Llangwm  Denbighshire


In 1870-72, John Marius Wilson's Imperial Gazetteer of England and Wales described Llangwm like this:

LLANGWM, or LLANGWYN, a township and a parish in the district of Corwen and county of Denbigh. The township lies on an affluent of the river Dee, 7½ miles W by N of Corwen r. station; and has a post office, of the name of Llangwm, under Corwen, and fairs on 8 March, 18 April, and 11 Aug. ...

The parish contains also the townships of Cefn-Cymer, Disgarth, Llan, Llysdimel, Molfre, Nant-Haulog, Penyfoed, and Rhos-y-Mambrych. Acres, 10,578. Real property, £4,215. Pop., 986. Houses, 194. Much of the surface is waste upland. A battle was fought within the parish, in the 10th century, between Eidwal and Meredydd, princes of Wales. The. living is a rectory in the diocese of St. Asaph. Value, £350. * Patron, the Bishop of St. Asaph. There are two chapels for Independents, two for Calvinistic Methodists, one for Wesleyans, and charities £8.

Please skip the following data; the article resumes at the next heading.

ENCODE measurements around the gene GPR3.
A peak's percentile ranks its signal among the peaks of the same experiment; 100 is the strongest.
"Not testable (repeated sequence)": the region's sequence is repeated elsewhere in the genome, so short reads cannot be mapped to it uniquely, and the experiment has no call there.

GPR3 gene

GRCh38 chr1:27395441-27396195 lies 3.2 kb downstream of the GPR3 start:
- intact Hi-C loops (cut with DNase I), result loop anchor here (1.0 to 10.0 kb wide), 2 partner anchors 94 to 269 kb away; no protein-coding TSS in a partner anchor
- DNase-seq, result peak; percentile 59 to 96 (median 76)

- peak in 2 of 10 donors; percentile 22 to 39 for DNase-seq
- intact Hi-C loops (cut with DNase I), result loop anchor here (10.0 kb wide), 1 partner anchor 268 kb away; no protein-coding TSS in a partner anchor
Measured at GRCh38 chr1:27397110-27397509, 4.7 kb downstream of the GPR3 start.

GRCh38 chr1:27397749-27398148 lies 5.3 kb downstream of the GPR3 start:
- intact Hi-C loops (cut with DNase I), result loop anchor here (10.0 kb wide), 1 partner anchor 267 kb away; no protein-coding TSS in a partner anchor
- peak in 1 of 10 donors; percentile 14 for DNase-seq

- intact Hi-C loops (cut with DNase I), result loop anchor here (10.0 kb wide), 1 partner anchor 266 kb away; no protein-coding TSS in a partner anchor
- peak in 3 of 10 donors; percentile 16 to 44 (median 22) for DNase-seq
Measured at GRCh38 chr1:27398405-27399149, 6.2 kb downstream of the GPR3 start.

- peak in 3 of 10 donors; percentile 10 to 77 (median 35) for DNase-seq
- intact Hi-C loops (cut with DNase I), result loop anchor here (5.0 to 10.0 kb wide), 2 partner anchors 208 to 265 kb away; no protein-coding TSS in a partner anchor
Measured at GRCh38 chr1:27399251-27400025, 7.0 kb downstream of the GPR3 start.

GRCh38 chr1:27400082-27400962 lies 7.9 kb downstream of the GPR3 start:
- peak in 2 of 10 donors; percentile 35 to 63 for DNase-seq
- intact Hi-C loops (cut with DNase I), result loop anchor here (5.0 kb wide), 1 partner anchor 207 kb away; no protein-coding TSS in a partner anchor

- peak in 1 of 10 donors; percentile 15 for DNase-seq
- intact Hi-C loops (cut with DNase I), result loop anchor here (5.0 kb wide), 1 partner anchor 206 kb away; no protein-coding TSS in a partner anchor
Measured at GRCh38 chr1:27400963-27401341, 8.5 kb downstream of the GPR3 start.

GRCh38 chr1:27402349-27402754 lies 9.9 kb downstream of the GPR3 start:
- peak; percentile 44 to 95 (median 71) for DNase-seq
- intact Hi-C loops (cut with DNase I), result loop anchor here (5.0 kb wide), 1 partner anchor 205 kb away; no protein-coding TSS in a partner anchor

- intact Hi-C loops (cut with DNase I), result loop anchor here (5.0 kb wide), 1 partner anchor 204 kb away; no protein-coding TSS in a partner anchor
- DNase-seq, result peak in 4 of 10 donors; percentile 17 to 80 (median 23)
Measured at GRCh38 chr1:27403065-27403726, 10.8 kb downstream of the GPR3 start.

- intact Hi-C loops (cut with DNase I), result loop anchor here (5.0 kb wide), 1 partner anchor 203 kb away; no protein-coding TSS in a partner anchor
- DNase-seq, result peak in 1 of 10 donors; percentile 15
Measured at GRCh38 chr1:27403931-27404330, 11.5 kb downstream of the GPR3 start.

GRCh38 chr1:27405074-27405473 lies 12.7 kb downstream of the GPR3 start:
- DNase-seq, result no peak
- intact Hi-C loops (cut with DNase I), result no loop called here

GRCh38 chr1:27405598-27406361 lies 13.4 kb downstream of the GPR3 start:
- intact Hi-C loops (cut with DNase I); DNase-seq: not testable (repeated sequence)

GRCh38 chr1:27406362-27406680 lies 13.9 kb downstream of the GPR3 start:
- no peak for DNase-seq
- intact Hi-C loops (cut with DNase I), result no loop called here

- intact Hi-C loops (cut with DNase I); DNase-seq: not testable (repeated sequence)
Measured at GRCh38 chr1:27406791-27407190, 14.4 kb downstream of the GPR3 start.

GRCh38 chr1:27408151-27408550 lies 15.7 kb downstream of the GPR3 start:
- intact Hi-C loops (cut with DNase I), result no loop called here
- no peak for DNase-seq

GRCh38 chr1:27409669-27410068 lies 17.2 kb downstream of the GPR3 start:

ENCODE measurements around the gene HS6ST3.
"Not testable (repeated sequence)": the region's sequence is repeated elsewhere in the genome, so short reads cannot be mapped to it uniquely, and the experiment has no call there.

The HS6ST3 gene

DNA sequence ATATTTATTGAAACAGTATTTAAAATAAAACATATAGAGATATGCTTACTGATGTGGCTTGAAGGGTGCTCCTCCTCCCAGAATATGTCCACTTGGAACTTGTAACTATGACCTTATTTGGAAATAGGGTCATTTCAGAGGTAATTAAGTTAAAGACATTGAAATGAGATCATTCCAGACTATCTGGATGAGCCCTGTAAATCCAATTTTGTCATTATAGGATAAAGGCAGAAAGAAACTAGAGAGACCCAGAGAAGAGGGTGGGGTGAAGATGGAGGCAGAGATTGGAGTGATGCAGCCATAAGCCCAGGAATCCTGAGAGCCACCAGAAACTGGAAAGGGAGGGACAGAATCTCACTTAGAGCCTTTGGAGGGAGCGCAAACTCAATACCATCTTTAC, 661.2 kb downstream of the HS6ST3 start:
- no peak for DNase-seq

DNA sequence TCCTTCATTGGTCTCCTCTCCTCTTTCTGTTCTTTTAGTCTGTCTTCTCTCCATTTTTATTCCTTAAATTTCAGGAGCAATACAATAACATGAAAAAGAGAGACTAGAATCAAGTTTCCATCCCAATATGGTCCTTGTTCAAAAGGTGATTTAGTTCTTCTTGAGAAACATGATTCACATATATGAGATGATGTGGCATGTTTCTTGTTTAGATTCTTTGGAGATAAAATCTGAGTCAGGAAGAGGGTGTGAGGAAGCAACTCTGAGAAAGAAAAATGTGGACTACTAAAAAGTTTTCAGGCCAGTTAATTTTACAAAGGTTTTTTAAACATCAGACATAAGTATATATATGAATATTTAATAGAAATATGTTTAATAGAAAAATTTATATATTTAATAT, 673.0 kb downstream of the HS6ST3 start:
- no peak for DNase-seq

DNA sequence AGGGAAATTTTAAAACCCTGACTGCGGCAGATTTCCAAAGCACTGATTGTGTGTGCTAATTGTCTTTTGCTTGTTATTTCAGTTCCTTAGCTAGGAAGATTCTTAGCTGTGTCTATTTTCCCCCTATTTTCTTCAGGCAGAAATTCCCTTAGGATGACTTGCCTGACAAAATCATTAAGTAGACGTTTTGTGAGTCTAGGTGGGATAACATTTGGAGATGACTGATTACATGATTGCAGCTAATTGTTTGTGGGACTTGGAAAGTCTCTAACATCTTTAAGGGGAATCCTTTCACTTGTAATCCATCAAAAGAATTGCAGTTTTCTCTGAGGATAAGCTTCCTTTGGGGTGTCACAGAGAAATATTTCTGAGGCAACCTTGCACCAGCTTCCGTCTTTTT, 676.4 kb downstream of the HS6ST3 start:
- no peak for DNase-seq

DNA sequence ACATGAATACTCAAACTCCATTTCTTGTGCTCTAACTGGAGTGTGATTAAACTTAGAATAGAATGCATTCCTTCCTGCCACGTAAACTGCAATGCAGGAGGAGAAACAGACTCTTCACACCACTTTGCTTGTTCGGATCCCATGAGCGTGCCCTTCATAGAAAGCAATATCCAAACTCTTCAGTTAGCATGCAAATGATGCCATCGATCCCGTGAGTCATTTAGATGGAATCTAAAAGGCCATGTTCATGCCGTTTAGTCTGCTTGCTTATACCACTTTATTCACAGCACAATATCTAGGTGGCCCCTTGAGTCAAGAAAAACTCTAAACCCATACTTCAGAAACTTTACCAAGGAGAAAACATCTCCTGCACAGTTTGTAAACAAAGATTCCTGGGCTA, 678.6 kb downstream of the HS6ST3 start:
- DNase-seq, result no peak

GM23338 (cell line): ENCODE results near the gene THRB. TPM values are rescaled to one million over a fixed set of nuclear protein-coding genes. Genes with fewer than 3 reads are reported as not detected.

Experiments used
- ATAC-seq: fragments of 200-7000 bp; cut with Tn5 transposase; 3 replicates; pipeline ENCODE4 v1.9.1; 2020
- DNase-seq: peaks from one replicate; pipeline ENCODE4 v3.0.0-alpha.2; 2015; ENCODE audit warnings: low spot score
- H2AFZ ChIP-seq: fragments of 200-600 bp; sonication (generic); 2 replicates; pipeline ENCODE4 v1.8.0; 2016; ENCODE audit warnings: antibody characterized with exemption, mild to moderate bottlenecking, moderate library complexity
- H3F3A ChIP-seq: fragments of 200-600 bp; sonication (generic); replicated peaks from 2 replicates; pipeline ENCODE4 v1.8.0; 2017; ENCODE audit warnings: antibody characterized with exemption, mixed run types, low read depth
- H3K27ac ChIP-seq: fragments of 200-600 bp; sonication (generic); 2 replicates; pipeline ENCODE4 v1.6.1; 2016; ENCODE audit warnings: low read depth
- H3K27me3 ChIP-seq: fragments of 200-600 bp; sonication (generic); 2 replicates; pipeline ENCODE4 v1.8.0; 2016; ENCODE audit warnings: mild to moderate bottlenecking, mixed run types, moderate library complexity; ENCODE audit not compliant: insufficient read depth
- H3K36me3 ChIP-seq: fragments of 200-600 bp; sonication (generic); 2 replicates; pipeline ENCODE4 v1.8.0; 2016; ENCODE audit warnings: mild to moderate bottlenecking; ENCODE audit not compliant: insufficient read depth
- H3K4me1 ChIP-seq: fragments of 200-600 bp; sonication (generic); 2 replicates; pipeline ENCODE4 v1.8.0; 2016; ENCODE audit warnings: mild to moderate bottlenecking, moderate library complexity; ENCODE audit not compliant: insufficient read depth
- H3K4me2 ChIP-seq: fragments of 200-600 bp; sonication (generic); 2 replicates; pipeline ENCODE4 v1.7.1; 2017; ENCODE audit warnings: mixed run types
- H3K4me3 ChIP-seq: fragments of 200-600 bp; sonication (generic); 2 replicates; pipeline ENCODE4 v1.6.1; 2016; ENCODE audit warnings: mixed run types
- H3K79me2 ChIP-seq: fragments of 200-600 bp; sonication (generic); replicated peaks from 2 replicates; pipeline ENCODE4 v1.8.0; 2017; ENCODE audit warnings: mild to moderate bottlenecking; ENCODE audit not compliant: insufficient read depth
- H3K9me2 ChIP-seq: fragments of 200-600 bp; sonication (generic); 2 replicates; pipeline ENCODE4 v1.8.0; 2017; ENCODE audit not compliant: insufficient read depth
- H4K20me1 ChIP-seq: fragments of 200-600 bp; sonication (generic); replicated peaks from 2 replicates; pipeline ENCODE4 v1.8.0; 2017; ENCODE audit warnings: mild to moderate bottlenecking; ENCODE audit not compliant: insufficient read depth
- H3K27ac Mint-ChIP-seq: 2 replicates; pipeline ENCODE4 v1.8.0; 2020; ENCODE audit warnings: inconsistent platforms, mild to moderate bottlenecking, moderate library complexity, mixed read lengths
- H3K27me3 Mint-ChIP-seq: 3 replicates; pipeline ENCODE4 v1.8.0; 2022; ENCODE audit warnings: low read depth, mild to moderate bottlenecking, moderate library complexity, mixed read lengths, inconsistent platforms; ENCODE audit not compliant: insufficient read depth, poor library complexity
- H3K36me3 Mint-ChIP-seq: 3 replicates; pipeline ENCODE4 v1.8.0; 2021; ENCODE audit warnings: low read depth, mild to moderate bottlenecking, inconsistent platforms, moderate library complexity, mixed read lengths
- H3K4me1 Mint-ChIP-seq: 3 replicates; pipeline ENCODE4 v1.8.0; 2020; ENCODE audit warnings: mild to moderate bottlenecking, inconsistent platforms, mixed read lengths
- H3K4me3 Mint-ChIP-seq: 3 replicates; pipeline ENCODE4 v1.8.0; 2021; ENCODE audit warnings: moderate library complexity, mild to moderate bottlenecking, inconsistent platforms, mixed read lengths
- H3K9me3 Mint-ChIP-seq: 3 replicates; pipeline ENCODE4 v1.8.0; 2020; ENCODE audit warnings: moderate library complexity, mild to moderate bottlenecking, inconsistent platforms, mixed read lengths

Llangwm through time

Llangwm is now part of Conwy district. Click here for graphs and data of how Conwy has changed over two centuries. For statistics about Llangwm itself, go to Units and Statistics.

How to reference this page:

GB Historical GIS / University of Portsmouth, History of Llangwm, in Conwy and Denbighshire | Map and description, A Vision of Britain through Time.


Date accessed: 26th January 2021

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